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In Photos: Macaque Mother Cares For Mummified Corpse of Daughter

Mourning mother?

Macaque mothers

(Image credit: Arianna De Marco)

A Tonkean macaque (Macaca tonkeana) in Parco Faunistico di Piano dell'Abatino in Italy lost her newborn just five days after the little one was born. Evalyne, as she was called, spent four weeks carrying around the infant's mummified remains, even grooming the corpse and cannibalizing it, researchers reported in the journal Primates.

"Maternal care of infant corpses is the most frequently documented response to death by monkeys and apes in both natural and captive settings," the researchers wrote in the journal article. The main difference, is that most macaques would have stopped tending to the corpse sooner, said study co-author Bernard Thierry, a research director at France's National Center for Scientific Research. Here's a look at Evalyne and her odd behavior.

Inseparable mother and daughter

Macaque mothers

(Image credit: Arianna De Marco)

Evalyne was inseparable from the body of her daughter, the researcher said. She continued to groom the corpse, going as far as sticking her finger or tongue into the mouth of the mummified body — a behavior that macaques use to get their newborns to start suckling.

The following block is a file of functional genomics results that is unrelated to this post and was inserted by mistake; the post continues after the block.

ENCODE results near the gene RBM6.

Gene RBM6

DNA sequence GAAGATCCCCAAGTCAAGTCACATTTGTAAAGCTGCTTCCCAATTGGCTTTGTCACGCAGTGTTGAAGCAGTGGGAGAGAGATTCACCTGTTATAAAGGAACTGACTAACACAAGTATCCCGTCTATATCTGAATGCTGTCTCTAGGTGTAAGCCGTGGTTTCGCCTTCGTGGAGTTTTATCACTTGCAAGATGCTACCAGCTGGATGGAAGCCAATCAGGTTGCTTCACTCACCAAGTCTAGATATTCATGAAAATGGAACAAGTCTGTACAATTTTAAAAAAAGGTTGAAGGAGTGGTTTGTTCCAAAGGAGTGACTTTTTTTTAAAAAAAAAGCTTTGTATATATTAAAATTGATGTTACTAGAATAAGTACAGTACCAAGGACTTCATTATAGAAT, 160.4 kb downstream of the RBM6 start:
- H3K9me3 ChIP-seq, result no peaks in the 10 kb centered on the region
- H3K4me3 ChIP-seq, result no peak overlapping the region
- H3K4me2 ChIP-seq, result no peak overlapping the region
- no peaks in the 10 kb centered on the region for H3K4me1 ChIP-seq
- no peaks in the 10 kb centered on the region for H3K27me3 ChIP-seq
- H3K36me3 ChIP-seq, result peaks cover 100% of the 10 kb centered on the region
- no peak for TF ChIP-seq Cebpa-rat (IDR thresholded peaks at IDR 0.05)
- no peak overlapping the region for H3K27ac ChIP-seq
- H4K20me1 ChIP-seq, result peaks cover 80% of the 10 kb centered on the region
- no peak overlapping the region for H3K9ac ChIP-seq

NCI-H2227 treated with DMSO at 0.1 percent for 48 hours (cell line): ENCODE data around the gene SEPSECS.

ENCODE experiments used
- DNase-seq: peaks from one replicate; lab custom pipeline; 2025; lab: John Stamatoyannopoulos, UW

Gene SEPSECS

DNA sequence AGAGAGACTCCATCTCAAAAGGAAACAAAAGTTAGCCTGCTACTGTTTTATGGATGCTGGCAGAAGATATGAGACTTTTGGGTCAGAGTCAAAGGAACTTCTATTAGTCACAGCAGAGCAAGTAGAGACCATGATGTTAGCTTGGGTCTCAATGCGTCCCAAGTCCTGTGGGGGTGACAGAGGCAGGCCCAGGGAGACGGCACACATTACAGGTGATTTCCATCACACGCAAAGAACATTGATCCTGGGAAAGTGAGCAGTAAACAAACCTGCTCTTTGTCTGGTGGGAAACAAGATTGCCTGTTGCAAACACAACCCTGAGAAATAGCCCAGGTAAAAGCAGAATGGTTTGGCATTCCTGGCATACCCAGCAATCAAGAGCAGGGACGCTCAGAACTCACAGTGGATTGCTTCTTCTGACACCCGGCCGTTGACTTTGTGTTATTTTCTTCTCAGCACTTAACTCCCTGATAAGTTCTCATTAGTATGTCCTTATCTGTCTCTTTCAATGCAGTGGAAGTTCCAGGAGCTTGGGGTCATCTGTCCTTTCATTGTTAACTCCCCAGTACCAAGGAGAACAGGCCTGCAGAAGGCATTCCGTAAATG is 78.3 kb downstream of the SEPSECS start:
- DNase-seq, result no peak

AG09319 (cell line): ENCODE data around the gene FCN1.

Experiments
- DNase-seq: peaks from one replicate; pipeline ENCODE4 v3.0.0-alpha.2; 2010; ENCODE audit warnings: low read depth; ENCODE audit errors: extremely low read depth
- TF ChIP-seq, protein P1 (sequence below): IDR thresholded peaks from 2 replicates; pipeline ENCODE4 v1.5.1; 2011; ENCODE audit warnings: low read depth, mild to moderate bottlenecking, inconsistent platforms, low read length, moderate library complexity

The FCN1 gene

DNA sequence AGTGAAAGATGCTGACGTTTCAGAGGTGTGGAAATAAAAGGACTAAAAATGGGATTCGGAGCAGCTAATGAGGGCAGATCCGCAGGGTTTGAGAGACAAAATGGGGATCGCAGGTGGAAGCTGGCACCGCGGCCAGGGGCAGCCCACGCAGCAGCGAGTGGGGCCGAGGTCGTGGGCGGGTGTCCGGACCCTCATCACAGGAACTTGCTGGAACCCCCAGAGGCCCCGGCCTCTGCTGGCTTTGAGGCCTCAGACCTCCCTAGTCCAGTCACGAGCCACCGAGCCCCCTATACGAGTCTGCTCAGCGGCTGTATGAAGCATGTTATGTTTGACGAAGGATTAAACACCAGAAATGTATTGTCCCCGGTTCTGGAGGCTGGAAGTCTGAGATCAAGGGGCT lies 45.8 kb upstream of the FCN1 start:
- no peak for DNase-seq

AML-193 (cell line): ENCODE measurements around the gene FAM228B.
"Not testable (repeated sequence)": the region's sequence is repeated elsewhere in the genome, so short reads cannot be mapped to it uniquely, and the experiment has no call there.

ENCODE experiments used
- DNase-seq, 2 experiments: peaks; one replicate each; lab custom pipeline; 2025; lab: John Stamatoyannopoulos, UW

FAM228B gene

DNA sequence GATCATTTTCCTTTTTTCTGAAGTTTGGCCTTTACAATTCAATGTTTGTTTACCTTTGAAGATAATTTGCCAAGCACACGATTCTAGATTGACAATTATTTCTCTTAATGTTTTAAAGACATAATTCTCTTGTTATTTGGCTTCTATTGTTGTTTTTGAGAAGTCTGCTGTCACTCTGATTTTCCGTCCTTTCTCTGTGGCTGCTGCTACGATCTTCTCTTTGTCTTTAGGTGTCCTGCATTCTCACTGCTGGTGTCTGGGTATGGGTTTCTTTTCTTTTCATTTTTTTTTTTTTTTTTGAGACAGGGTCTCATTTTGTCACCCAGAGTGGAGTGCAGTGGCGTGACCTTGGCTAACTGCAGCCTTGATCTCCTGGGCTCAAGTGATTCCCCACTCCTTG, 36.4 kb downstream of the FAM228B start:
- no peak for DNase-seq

Mummified remains

Macaque mothers

(Image credit: Arianna De Marco)

Within eight days, the newborn's body had mummified. As such, the corpse would have appeared more life-like than if it had decomposed right away, the researchers said.

Grief or delusion?

Macaque mothers

(Image credit: Arianna De Marco)

The researchers aren't sure if Evalyne had formed at bond with her daughter during her short life, or perhaps Evalyne thought the mummified remains were "alive."

Caring for a corpse

Macaque mothers

(Image credit: Arianna De Marco)

In the following weeks, the corpse continued to decompose. The skin and fur fell away from the mummified corpse. Even so, Evalyne continued to groom and care for it.

Baby cradle

Macaque mothers

(Image credit: Arianna De Marco)

Evalyne would either cradle the corpse on her chest or carry it in her mouth.

Decaying body

Macaque mothers

(Image credit: Arianna De Marco)

On the 18th day, Evalyne, for the first time, briefly put the remains, a fragmented skeleton covered with some mummified flesh, on the ground. Another female macaque apparently went over to investigate, the researchers said.

Almost gone

Macaque mothers

(Image credit: Arianna De Marco)

"In the first two weeks, Evalyne would have protested and defended the corpse," Thierry said. "But in the third week, the body started breaking apart and the mother was likely in the process of slowly detaching from it."

Cannibalizing a corpse

Macaque mothers

(Image credit: Arianna De Marco)

The next day, after the brief moment of detaching from the corpse, Evalyne took a bite out of it; and over the next week, she would occassionally eat bits of the remains and gnaw on the bones. Even after the body decayed and fell into several pieces, Evalyne held one bit in her mouth until the body was completely gone.